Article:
consideration of the premises contained herein concludes and orders as follows:
A computer forensic expert selected by the Defendants (the "expert") shall
execute the confidentiality agreement attached hereto as Exhibit "A" and shall abide by this
The Plaintiff shall make the computer available to the expert at its place of
business by overnight shipment at the Defendants' expense. The Defendants' undersigned
counsel shall provide the shipping address to the Plaintiff's counsel. The expert will return
the computer to the Plaintiff's counsel promptly after the hard drive has been imaged and is
no longer necessary for recovery of the data.
The expert may not remove the computer from its premises. Moreover, only
the expert and the expert's employees assigned to this project are authorized by this order to
inspect or otherwise handle the computer. Neither the Defendants nor the Defendants'
counsel will handle the computer. The expert will maintain all programs, files, images,
documents, and information on the computer, including the data ("protected materials") in
the strictest confidence and shall maintain a copy of the mirror image of the computer's
hard drive and the protected materials until 60 days after the conclusion of this litigation.
Upon notice to the expert that the litigation is concluded, the expert shall destroy the
mirror images, the protected materials, and the media containing the same, unless the
Plaintiff requests that these items be transferred
her, at her expense.
Promptly after imaging the computer, the expert shall provide the
Defendants' counsel with a report describing the computer and the contents recovered from
the hard drive. The Defendants' counsel, but not the Defendants or their employees, may
discuss the contents of the recovered hard drive with the expert in order to ascertain if data
exists in a recoverable form and, if so, how best to produce the data for use in this litigation.
U1timately, the expert shall provide the relevant data to the Defendants' counsel in a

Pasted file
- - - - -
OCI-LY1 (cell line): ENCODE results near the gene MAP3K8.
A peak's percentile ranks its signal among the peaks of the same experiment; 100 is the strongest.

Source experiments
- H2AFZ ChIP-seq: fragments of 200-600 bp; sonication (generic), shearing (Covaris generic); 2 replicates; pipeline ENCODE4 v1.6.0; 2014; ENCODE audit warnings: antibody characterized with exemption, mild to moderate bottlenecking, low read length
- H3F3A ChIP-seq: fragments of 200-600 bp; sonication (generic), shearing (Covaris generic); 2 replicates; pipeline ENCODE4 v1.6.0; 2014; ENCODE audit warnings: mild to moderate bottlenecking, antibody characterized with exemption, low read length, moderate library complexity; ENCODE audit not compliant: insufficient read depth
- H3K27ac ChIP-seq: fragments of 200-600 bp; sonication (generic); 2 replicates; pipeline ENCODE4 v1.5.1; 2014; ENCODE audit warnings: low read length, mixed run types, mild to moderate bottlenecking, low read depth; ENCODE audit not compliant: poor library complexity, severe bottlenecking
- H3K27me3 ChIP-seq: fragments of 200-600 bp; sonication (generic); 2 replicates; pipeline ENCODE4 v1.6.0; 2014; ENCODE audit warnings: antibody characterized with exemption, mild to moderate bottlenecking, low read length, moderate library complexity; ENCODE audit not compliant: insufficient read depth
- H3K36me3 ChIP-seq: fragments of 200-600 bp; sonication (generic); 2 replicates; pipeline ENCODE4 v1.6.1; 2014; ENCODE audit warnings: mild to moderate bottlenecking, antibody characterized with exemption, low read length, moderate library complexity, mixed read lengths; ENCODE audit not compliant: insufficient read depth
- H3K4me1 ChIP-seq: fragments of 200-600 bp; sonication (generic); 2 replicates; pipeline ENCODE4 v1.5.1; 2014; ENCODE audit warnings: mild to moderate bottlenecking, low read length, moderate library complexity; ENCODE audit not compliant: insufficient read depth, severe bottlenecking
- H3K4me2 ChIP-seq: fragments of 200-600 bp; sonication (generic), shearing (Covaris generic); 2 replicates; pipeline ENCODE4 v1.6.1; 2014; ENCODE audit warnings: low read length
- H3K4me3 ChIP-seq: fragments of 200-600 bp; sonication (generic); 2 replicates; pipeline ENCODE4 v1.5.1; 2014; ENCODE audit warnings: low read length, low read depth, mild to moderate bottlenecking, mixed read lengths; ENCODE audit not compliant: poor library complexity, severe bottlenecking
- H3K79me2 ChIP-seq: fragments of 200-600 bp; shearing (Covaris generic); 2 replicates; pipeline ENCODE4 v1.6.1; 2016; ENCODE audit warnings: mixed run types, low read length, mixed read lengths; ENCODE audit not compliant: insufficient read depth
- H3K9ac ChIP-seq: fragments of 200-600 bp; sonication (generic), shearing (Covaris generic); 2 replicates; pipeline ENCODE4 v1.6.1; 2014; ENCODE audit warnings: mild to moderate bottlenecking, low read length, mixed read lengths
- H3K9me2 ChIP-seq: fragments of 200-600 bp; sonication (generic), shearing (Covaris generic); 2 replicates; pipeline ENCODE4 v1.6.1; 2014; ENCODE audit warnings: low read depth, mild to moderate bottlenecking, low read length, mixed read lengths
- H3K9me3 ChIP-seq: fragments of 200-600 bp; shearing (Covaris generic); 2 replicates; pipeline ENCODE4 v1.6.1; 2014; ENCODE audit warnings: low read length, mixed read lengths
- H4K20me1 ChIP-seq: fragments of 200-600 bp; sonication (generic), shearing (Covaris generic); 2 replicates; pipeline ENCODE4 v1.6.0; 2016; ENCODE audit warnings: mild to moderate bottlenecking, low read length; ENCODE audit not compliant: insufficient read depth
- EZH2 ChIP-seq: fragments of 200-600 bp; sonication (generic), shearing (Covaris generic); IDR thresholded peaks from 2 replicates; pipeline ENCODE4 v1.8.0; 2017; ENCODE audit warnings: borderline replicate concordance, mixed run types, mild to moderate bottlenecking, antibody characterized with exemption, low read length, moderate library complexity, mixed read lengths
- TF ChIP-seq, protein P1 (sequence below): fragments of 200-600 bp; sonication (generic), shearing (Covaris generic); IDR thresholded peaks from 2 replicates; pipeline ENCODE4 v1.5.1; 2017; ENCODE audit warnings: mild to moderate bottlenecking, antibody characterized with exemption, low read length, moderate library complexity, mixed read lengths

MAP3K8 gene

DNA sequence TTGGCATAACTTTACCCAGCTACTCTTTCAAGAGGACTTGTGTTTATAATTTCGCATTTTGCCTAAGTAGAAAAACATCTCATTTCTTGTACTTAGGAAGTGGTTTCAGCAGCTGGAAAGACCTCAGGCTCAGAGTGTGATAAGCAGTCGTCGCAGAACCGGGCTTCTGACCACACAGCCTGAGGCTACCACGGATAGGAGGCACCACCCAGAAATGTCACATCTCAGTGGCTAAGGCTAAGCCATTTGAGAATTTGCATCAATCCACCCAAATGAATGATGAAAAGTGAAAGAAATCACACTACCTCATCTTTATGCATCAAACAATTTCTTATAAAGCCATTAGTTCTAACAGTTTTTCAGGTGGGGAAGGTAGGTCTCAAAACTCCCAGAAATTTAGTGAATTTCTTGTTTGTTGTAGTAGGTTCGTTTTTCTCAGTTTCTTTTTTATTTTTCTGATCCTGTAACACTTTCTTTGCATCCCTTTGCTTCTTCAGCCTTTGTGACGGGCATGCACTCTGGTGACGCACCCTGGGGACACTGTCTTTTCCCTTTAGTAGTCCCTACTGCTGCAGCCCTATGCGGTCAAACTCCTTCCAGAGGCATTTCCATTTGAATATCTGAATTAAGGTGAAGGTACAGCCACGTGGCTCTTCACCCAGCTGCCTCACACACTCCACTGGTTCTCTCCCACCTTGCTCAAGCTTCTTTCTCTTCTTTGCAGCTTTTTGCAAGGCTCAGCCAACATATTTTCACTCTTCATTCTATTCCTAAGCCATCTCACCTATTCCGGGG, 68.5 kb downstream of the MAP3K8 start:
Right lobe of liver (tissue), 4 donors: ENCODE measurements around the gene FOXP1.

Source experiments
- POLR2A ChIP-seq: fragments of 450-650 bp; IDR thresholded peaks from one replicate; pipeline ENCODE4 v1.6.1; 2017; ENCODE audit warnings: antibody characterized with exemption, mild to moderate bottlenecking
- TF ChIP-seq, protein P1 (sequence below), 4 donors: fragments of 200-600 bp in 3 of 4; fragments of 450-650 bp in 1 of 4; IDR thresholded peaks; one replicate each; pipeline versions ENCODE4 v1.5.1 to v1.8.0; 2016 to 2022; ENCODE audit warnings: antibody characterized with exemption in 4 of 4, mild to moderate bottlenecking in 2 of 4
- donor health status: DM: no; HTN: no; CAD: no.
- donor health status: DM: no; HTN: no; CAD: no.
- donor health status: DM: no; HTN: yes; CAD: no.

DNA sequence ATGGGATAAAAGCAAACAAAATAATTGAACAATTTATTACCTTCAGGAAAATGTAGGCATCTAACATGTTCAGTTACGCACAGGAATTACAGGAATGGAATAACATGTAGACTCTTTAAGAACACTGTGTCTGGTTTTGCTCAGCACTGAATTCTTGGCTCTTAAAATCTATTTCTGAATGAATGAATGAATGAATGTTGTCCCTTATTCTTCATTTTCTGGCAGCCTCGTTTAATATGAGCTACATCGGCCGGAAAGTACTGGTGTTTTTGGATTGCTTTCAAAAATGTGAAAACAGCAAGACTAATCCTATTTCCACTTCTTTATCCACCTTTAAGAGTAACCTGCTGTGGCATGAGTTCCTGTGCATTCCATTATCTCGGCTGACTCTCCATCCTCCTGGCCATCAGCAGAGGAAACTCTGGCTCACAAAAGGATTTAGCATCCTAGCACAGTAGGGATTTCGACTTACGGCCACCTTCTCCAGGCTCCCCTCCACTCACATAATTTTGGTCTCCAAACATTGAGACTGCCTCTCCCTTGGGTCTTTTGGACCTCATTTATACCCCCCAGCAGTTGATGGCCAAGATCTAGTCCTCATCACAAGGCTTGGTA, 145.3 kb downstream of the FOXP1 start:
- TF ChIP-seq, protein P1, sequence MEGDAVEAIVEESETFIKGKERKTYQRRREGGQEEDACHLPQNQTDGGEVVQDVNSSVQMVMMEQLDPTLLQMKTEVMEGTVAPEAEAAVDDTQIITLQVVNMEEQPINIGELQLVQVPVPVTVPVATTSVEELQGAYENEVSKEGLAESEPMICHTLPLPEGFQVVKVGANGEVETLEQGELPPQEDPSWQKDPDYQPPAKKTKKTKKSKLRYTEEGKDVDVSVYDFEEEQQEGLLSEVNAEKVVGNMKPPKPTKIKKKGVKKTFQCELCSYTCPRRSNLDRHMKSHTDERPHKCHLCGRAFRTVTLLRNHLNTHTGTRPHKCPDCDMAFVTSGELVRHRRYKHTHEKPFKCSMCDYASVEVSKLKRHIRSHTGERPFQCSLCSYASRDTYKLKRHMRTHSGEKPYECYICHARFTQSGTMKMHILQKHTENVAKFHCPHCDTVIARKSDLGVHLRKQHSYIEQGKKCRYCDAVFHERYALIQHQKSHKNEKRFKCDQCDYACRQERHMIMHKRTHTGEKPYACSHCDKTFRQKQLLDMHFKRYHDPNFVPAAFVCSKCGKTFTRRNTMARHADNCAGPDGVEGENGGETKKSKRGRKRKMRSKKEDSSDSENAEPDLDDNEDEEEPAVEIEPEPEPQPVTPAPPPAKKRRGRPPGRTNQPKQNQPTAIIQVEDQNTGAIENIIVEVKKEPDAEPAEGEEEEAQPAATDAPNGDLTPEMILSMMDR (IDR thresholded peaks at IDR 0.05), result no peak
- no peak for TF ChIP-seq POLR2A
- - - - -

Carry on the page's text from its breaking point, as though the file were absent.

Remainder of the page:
reasonably convenient and searchable form along with, to the extent possible, the
information showing when any files were created, accessed, copied, or deleted, and the
information about the deletion and the contents of deleted files that could not be recovered.
The Defendants' counsel shall provide to the Plaintiff's counsel the report
described above as well as the recovered data. The Defendants' counsel shall disclose to the
Defendants or their employees and agents only that data which counsel stipulate pertains to
the present case. If the parties cannot agree on the scope of relevant data, either party may
submit the data to the Court for in camera inspection to determine what may and may not
be disclosed. The stipulation, if any, is not to be construed as a stipulation of relevance or
admissibility of the data, and all such objections are reserved by all parties.
After the Defendants' counsel provided the Plaintiff's counsel with the report
and data, as described above, the Plaintiff may solicit additional information from the expert
regarding the data at her expense. Because the expert is the Defendants' expert and a
potential witness for the Defendant, the Plaintiff or the Plaintiffs counsel cannot
communicate directly with the expert except with permission of the Defendants' counselor
in the presence of the Defendants' counsel.
In the event that the computer is lost or damaged during transport to or from
the expert as a part of this forensic evaluation or is otherwise incapable of forensic
examination and recovery, then no party to this action can argue any inference against the